Books by Robert Roper

NABOKOV IN AMERICA by Robert Roper
BIOGRAPHY & MEMOIR
Released: June 9, 2015

"Although Roper could well have shortened his excerpts from Nabokov's works and letters, they support his assessment of the writer as 'an extremely talented fellow' but not, in every piece of writing, a genius."
The Russian writer chased butterflies, and fame, in America. Read full book review >
NON-FICTION
Released: Nov. 1, 2008

"Densely detailed and sometimes slow going, but sheds a fresh light on many aspects of Whitman's life and career."
The poet's relationship with his brothers, one of whom saw heavy fighting during the Civil War. Read full book review >
NON-FICTION
Released: March 15, 2002

"Roper has only spotty success in finding a deeper meaning in Unsoeld's story, but the story itself is always fascinating."
A solid account of the exploits of American mountaineer Willi Unsoeld, who made his reputation in 1963 as the first to climb Everest by the formidable West Face, a feat still not duplicated. Read full book review >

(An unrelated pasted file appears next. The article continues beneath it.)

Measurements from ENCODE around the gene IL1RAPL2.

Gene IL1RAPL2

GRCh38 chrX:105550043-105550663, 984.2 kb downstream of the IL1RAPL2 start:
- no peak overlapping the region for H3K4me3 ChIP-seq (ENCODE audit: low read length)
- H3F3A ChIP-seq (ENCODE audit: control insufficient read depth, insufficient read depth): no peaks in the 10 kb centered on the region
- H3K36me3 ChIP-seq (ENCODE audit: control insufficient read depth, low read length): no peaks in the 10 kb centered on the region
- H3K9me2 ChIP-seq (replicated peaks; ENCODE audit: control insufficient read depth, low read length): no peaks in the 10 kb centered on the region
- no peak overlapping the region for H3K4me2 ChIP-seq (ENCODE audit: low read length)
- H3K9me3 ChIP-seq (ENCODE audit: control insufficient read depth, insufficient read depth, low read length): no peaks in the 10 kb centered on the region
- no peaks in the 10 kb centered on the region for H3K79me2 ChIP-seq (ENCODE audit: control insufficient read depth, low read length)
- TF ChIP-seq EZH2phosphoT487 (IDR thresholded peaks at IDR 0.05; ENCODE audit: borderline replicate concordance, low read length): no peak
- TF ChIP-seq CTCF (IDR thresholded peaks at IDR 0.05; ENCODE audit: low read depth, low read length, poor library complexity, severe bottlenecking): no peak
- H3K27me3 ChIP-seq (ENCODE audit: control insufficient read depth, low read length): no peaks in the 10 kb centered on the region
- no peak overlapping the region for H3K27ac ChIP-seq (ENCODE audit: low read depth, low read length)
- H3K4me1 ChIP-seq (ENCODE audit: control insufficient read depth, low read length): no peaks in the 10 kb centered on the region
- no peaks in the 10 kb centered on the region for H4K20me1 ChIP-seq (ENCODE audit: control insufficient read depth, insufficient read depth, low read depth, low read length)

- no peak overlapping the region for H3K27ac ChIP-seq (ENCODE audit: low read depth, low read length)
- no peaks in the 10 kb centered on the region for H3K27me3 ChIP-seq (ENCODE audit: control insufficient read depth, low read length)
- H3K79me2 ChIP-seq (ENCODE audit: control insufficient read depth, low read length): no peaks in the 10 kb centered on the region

CUERVO TALES by Robert Roper
Released: July 22, 1993

"Though shapeless, this does capture—as if in amber—both the romantic, addle-brained Sixties and its deadly psychic hangovers."
Roper (The Trespassers, 1992, etc.) presents a novel-in- stories—set in California and ranging from the 60's to the 90's- -made up of mostly touching takes on the lonely fates of mind- damaged hippies and wayfarers. Read full book review >
THE TRESPASSERS by Robert Roper
Released: Oct. 1, 1992

"As a writer, Roper is a smart, long-view abstractionist—but he's swung too far in the other direction from Lawrence's embarrassing, squishy rhapsody and given us instead a diagnostic lecture."
Catherine Mansure is married to former Berkeley radical and now foundation director Rick; they live on Rick's family's land, a vast tract south of San Francisco. Read full book review >
IN CAVERNS OF BLUE ICE by Robert Roper
CHILDREN'S
Released: May 1, 1991

"Roper is obviously well-acquainted with climbing, and for anyone interested in the subject there's a wealth of information here; he should have omitted the feeble story and added an index. (Fiction. 11-14)"
Its focus firmly on the details of mountaineering in the French Alps and the Himalayas—mechanics, technique, lore, social milieu—a simplistic novel about an unlikely superheroine (though already making record-breaking climbs while still in her teens, her only major injury occurs early on when a guide hazes her by giving her a double load) who achieves worldwide recognition for her exploits in the 1950's. Read full book review >